The past few decades have witnessed the synthesis of Buddhist mindfulness practice with the Western psychological paradigm, leading to the development of a variety of mindfulness-based interventions. These are delivered to various populations to treat a wide range of physical and psychological disorders, and several protocols have been implemented and evaluated, mostly, if not exclusively, in open or out-patient treatment settings. Little attention has been given to the definition of criteria, guidelines and protocols for the use of mindfulness in residential settings such as in-patient psychiatric wards, secure and forensic services, prisons, nursing homes and hospices. In this article, we discuss the rationale, advantages and obstacles to delivering mindfulness-based interventions in residential treatment settings, with specific reference to forensic settings. We also discuss the problem of developing robust outcome data and recommendations for future research.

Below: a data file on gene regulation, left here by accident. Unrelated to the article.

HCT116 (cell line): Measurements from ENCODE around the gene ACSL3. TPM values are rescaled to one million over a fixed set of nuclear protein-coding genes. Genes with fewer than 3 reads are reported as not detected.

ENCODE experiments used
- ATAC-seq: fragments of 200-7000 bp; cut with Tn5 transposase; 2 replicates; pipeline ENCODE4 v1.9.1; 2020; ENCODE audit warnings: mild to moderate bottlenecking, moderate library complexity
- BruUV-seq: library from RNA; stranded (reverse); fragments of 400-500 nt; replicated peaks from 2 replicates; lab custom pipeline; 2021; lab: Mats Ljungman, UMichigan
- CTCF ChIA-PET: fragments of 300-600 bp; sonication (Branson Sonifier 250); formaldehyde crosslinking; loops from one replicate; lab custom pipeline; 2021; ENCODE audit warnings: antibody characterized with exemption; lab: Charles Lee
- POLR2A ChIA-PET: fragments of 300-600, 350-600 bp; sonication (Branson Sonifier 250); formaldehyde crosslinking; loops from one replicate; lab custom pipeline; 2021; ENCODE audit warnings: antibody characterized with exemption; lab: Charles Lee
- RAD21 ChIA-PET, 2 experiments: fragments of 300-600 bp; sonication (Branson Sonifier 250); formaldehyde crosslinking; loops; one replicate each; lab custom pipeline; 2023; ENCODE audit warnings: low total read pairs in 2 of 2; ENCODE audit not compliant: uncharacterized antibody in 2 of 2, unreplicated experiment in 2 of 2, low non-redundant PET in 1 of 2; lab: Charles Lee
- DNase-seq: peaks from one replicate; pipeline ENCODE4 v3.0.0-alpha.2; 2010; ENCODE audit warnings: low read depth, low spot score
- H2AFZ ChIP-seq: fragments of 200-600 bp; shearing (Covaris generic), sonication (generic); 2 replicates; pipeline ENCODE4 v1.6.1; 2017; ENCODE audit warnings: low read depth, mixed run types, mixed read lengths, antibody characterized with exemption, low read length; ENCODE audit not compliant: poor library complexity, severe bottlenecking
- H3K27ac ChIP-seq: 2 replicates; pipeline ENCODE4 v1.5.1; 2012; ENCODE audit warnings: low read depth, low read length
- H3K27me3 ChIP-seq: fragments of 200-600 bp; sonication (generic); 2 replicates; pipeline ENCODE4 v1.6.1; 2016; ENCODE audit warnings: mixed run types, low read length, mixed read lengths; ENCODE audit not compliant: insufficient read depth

•Understand the advantages and challenges of introducing mindfulness-based interventions in in-patient settings.
•Understand how mindfulness-based interventions can be adapted to accommodate individual patient psychopathology.
•Understand how mindfulness-based interventions can be adapted to specialist clinical settings such as forensic units.